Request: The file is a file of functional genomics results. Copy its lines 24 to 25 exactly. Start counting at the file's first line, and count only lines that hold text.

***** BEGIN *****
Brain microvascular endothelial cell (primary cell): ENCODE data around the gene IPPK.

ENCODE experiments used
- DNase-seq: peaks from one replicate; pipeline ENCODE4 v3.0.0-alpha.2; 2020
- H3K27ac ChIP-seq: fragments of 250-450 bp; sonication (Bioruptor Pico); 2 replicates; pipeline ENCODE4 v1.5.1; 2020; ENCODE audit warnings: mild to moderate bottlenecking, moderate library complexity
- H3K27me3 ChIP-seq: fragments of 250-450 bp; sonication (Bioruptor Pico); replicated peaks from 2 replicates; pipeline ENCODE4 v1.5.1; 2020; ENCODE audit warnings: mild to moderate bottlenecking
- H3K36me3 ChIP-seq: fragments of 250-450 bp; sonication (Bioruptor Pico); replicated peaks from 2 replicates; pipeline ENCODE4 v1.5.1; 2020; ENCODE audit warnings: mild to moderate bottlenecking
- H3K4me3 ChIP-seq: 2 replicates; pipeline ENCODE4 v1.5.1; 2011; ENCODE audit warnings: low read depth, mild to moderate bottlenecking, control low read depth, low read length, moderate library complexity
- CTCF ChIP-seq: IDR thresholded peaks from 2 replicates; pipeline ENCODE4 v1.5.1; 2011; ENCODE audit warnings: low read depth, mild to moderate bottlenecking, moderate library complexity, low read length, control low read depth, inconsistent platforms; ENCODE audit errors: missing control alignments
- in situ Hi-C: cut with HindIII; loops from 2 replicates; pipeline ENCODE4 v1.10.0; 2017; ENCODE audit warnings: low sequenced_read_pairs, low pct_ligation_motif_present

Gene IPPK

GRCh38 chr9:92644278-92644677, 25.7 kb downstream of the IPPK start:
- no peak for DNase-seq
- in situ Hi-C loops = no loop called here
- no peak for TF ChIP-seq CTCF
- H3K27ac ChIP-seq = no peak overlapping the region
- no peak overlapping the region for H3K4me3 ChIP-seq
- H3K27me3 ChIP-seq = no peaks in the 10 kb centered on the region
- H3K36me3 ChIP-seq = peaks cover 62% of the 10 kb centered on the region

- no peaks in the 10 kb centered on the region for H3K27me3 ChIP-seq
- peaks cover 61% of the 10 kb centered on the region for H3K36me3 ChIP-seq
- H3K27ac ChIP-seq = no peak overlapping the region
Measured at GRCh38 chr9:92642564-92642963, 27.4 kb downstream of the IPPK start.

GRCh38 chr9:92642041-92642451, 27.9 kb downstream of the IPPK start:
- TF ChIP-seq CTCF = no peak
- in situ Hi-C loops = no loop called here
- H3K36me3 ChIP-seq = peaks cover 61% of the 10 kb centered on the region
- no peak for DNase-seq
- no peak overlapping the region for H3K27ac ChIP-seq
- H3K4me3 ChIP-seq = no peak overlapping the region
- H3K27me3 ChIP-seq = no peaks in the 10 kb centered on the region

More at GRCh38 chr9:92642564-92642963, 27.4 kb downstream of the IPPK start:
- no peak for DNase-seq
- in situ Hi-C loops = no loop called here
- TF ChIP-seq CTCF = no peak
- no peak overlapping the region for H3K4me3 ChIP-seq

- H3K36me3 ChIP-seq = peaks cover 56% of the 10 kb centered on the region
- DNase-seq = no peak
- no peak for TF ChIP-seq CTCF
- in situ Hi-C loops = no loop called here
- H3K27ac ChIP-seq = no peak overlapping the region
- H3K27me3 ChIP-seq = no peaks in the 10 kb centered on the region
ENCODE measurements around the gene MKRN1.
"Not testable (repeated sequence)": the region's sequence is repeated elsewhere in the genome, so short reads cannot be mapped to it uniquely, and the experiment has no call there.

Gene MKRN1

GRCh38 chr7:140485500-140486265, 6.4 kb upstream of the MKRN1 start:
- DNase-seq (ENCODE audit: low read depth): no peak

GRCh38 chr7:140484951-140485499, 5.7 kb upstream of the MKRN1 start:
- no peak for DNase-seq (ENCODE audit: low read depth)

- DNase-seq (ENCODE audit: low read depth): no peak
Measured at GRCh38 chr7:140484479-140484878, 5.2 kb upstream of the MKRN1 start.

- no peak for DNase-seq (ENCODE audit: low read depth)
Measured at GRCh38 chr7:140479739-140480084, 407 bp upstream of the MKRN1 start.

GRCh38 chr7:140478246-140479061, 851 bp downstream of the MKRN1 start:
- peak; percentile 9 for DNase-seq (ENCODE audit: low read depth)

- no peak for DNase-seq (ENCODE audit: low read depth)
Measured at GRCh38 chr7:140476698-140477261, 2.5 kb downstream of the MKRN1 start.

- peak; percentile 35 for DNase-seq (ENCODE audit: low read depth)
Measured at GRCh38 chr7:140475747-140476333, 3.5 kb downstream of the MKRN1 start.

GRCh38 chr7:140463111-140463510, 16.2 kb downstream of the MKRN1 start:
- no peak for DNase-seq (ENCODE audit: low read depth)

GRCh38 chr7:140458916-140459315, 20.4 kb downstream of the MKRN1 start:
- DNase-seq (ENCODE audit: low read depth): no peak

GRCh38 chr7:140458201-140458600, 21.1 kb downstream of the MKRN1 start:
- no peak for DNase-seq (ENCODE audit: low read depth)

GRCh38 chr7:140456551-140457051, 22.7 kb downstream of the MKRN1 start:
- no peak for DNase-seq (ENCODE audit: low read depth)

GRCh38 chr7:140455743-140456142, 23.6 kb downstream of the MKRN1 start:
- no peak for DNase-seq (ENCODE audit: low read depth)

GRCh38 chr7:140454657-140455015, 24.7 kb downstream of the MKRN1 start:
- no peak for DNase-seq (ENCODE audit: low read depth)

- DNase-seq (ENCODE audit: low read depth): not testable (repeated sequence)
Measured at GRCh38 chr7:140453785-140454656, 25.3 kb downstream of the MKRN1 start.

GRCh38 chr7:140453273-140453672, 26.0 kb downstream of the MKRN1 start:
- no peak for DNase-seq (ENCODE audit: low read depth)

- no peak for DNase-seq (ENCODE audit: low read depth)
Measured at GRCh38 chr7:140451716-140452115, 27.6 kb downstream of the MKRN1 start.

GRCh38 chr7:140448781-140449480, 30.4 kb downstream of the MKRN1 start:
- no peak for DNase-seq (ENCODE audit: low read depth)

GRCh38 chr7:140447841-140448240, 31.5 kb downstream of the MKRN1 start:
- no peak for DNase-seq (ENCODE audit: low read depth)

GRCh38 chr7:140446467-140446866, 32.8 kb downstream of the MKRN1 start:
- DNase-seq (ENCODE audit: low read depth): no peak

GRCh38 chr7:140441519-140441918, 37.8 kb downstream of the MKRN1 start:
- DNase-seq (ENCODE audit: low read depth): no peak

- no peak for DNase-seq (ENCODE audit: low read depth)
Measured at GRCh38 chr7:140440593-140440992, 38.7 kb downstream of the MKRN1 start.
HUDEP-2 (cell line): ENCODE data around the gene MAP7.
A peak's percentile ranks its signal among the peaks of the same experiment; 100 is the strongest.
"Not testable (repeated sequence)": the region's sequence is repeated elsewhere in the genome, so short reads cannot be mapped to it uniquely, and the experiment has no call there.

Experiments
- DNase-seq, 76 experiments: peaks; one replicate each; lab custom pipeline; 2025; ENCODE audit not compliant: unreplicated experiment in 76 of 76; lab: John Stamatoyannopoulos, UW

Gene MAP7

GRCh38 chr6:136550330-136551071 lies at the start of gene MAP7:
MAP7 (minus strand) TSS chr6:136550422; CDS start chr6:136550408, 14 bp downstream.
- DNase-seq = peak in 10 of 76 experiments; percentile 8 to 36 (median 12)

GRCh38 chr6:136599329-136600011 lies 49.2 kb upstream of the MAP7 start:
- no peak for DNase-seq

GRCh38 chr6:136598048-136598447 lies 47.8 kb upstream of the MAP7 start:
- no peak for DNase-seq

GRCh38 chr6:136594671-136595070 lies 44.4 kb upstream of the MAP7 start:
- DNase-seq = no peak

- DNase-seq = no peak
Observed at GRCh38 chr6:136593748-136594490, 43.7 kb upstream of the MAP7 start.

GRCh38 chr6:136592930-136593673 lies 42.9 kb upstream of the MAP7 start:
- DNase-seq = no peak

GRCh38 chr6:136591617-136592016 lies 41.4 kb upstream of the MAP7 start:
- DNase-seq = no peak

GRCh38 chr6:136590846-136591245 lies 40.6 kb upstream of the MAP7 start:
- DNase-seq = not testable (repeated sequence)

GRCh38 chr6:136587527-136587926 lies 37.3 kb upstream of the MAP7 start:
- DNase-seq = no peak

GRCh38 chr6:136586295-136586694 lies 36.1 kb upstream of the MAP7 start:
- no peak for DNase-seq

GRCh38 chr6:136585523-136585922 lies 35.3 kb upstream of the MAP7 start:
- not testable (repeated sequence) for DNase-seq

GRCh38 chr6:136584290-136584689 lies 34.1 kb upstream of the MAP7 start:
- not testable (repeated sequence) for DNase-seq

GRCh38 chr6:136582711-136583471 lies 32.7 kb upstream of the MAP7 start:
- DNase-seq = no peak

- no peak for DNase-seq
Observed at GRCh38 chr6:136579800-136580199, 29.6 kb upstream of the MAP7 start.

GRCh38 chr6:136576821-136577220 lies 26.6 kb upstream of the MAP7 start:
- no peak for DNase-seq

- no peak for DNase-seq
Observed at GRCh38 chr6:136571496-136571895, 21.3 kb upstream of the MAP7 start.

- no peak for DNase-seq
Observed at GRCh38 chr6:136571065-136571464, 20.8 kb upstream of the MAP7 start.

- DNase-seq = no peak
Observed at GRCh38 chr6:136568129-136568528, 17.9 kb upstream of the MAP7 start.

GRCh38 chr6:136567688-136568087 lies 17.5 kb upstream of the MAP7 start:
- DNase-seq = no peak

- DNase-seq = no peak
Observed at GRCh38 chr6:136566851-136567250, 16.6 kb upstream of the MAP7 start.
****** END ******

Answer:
- TF ChIP-seq CTCF = no peak
- in situ Hi-C loops = no loop called here